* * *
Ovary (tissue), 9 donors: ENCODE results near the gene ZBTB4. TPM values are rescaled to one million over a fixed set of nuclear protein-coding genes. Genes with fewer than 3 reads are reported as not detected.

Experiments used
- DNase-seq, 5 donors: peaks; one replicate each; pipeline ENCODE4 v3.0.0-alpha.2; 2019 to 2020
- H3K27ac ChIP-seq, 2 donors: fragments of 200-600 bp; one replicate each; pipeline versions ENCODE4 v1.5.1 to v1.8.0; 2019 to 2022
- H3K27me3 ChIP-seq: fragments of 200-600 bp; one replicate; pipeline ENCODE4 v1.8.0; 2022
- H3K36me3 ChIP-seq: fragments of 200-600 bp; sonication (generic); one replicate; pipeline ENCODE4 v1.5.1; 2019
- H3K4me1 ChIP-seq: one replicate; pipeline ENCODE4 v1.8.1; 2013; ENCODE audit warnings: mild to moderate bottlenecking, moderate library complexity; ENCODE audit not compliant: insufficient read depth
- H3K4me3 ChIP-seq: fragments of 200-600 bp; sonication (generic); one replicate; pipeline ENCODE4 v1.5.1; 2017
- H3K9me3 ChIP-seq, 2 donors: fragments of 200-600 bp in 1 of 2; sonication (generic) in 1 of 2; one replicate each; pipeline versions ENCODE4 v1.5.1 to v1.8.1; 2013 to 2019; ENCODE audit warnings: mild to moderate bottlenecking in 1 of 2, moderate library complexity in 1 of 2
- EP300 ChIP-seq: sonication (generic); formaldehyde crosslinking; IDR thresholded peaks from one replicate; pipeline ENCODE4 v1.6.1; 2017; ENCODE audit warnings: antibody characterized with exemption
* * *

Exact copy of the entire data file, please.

Ovary (tissue), 9 donors: ENCODE results near the gene ZBTB4. TPM values are rescaled to one million over a fixed set of nuclear protein-coding genes. Genes with fewer than 3 reads are reported as not detected.

Experiments used
- DNase-seq, 5 donors: peaks; one replicate each; pipeline ENCODE4 v3.0.0-alpha.2; 2019 to 2020
- H3K27ac ChIP-seq, 2 donors: fragments of 200-600 bp; one replicate each; pipeline versions ENCODE4 v1.5.1 to v1.8.0; 2019 to 2022
- H3K27me3 ChIP-seq: fragments of 200-600 bp; one replicate; pipeline ENCODE4 v1.8.0; 2022
- H3K36me3 ChIP-seq: fragments of 200-600 bp; sonication (generic); one replicate; pipeline ENCODE4 v1.5.1; 2019
- H3K4me1 ChIP-seq: one replicate; pipeline ENCODE4 v1.8.1; 2013; ENCODE audit warnings: mild to moderate bottlenecking, moderate library complexity; ENCODE audit not compliant: insufficient read depth
- H3K4me3 ChIP-seq: fragments of 200-600 bp; sonication (generic); one replicate; pipeline ENCODE4 v1.5.1; 2017
- H3K9me3 ChIP-seq, 2 donors: fragments of 200-600 bp in 1 of 2; sonication (generic) in 1 of 2; one replicate each; pipeline versions ENCODE4 v1.5.1 to v1.8.1; 2013 to 2019; ENCODE audit warnings: mild to moderate bottlenecking in 1 of 2, moderate library complexity in 1 of 2
- EP300 ChIP-seq: sonication (generic); formaldehyde crosslinking; IDR thresholded peaks from one replicate; pipeline ENCODE4 v1.6.1; 2017; ENCODE audit warnings: antibody characterized with exemption